Every fan has their opinions and everyone has their favorites. The following list represents the opinion of this sports fan who has followed pro football for 30 years as to the greatest quarterbacks to ever have played the game of football at the highest level.
The only restrictive criteria for me was that he had to play in what I consider the ‘modern era’ of pro football, though that era stretches back further than it would for baseball and other sports. For me that era begins post-World War II, when the NFL truly began to racially integrate.
The quarterbacks on this list would probably make most lists of this type, but I know for a fact that there are a couple guys who would not make many lists, and others who would be listed in different orders. At the bottom of this post is a ‘label’ for comments. Feel free to leave your own commentary and your own ranking.
Some have said that a quarterback should be judged by the number of championships that he has won. I firmly disagree with that statement. There have been any number of marginally talented QB’s who have won the Super Bowl, and there have been tremendous talents who never got it done. That said, most of these men have won championships, some of them multiple times.
My list reflects what I have witnessed personally and what I have learned about the history of the game over these three decades as a fan. I have judged the players on my own list according to their overall accomplishments and talents, as well as factoring in that championship factor when I feel it was the QB who particularly made the difference.
So in honor of tomorrow’s Super Bowl between the Indianapolis Colts and the New Orleans Saints, two teams with great quarterbacks of their own in Peyton Manning (pictured here helmeted with fellow listee Tom Brady) and Drew Brees, and with particular apologies to Drew Bledsoe, Donovan McNabb and Boomer Esiason, here goes my listing of the ‘Top Twenty Quarterbacks in Pro Football History’:
#20> DAN FOUTS – the 9th-highest of all-time with 43,040 passing yards and 12th with 254 passing TD’s who was selected for the NFL’s 1980’s All-Decade Team. As leader of the storied San Diego Chargers ‘Air Coryell’ he was the first QB to ever throw for 4,000 in consecutive seasons, and is one of only 7 NFL QB’s to throw 30 or more TD passes in consecutive seasons. He was a 2-time AP NFL and UPI AFC MVP including in 1982 when he was also selected as the NEA NFL MVP and the NFL Offensive Player of the Year. In last year’s celebration of the franchise’ 50th anniversary, Charger fans voted him the ‘Greatest Charger of All-Time’.
#19> WARREN MOON – the 5th ranked yardage passer in NFL history with 49,325 yards and 6th with 291 touchdown passes, Moon was black-balled out of the NFL in the late 70’s because he was a black QB who refused to change positions, and thus played his first six seasons in the Canadian Football League. There he helped Edmonton win 5 straight Grey Cups while throwing for over 21,000 more yards and 144 more TD’s. He was elected to the Pro Football Hall of Fame, and is also a member of the CFL Hall of Fame.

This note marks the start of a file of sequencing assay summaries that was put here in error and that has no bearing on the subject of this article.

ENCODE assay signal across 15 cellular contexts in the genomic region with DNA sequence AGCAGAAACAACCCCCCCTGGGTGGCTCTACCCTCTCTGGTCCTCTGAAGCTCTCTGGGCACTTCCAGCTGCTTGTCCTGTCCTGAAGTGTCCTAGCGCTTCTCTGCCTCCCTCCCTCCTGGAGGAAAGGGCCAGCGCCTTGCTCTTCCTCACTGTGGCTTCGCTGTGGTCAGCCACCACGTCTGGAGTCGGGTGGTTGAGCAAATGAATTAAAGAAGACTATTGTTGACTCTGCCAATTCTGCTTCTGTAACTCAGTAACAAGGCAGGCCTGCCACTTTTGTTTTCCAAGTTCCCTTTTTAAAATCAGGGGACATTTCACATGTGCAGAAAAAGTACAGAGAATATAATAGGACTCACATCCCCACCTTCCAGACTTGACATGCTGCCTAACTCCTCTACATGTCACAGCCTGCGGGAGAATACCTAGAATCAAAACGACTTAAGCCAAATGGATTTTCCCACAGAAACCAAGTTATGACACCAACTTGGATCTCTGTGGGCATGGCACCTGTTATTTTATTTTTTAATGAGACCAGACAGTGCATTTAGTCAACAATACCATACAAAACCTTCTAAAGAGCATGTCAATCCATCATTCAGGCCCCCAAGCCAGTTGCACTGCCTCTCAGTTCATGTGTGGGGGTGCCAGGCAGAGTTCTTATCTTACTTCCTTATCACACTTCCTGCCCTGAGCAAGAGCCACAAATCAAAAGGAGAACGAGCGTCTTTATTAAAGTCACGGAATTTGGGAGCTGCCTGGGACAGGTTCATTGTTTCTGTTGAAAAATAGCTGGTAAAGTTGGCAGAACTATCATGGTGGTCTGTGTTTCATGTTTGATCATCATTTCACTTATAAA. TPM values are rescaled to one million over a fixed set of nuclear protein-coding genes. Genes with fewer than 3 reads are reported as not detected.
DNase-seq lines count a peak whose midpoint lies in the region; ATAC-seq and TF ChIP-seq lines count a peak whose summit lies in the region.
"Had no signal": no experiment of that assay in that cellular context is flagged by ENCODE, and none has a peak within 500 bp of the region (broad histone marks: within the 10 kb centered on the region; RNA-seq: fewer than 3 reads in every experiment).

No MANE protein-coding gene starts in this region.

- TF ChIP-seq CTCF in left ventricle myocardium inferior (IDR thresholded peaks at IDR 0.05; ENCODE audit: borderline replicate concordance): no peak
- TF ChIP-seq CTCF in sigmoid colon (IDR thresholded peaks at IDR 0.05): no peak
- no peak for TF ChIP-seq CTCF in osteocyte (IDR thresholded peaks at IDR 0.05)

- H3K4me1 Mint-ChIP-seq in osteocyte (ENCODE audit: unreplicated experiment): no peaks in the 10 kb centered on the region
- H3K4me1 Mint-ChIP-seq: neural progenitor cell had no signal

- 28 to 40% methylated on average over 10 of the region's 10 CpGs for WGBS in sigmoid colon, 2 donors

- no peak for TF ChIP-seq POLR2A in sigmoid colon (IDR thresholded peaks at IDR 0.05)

#18> JOE NAMATH – he would make this list if for no other reason than his incredible ‘guaranteed victory’ MVP performance in Super Bowl III which truly put the AFL on the map. A first round draft pick in 1965 of both the NFL and AFL, he was alternately known as ‘Broadway Joe’ or ‘Joe Willie’ and threw for over 27,000 yards and 173 TD’s in an injury-plagued and shorterned career. In 1974 he was named the NFL’s Comeback Player of the Year. Namath was elected to the Pro Football Hall of Fame, and is also a member of the AFL’s All-Time Team.
#17> JIM KELLY – the 15th-highest yardage passer in NFL history with 35,467 and 18th with 237 TD passes, Kelly began his career with two seasons in the USFL. There he led was the league MVP in 1984 and threw for 9,842 more yards and 83 more touchdowns. When the USFL collapsed, Kelly moved to the NFL’s Buffalo Bills where he led the team to the playoffs in 8 of his 11 seasons, including to the Super Bowl four straight years (losing each.) He was elected in 2002 to the Pro Football Hall of Fame.
#16> PHIL SIMMS – the MVP of Super Bowl XXI in 1987 and a career member of the New York Giants who ranks 20th in all-time NFL passing yards with 33,462 and threw for 199 career touchdowns. A two-time Super Bowl champ with the Giants, he was the winner of the NEA player’s poll for 1986 NFL MVP, and was the MVP of the 1985 Pro Bowl. Coming out of college in 1979, Bill Walsh actually wanted to draft Simms rather than Joe Montana, but the Giants surprised many by taking Simms with their 1st round selection.
#15> TROY AIKMAN – the MVP of Super Bowl XXVII in 1993 who threw for 32,942 yards and tossed 165 TD’s as a 3-time Super Bowl champion with the Dallas Cowboys. He was the #1 overall pick in the 1989 NFL Draft and led the Cowboys franchise, which had fallen on hard times, back to prominence. He was the winner of the Walter Peyton Award as the NFL Man of the Year in 1997, and in 2006 was elected to the Pro Football Hall of Fame.